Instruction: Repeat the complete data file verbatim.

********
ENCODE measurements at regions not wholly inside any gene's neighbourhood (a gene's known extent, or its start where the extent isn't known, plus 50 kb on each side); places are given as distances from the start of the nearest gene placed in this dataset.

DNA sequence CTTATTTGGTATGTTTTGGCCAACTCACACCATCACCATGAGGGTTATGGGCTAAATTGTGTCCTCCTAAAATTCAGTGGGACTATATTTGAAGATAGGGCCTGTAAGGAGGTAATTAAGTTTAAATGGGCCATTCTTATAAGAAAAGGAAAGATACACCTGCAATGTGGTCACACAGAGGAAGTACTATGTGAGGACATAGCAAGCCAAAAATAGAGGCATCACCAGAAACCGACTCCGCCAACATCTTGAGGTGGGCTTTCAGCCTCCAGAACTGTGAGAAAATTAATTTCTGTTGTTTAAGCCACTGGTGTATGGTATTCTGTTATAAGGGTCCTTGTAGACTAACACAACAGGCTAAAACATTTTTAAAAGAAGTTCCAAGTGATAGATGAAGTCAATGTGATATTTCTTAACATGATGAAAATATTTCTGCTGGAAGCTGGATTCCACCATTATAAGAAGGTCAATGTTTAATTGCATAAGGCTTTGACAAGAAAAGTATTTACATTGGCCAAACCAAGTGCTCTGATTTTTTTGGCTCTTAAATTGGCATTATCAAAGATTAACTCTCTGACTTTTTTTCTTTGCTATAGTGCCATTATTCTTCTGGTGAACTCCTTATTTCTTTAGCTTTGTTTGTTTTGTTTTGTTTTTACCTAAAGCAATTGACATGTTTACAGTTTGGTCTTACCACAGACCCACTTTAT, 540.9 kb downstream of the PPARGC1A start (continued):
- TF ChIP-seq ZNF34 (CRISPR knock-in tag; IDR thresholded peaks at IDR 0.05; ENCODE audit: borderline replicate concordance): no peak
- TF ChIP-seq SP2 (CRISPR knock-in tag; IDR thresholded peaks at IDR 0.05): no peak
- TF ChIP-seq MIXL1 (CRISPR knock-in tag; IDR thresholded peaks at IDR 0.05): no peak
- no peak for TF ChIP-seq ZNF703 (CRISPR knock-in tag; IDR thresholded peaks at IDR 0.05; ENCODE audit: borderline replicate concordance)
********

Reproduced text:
ENCODE measurements at regions not wholly inside any gene's neighbourhood (a gene's known extent, or its start where the extent isn't known, plus 50 kb on each side); places are given as distances from the start of the nearest gene placed in this dataset.

DNA sequence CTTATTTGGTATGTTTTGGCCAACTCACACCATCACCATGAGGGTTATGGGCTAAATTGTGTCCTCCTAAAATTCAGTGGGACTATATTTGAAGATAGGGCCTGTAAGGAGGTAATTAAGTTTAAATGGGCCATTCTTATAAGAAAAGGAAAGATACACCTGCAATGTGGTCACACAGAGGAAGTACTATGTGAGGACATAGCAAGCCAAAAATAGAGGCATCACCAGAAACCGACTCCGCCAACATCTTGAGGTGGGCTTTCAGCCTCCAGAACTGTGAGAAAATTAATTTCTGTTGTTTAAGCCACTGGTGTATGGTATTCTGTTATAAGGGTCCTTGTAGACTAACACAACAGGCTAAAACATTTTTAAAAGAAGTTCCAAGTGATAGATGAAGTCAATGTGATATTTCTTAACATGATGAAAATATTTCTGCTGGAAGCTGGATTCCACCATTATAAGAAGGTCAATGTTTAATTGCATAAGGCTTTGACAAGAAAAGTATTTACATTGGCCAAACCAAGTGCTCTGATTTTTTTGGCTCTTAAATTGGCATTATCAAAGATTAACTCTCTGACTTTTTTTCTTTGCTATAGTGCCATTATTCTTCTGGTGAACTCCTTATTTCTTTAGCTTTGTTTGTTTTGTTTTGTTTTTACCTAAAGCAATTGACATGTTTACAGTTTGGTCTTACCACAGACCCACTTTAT, 540.9 kb downstream of the PPARGC1A start (continued):
- TF ChIP-seq ZNF34 (CRISPR knock-in tag; IDR thresholded peaks at IDR 0.05; ENCODE audit: borderline replicate concordance): no peak
- TF ChIP-seq SP2 (CRISPR knock-in tag; IDR thresholded peaks at IDR 0.05): no peak
- TF ChIP-seq MIXL1 (CRISPR knock-in tag; IDR thresholded peaks at IDR 0.05): no peak
- no peak for TF ChIP-seq ZNF703 (CRISPR knock-in tag; IDR thresholded peaks at IDR 0.05; ENCODE audit: borderline replicate concordance)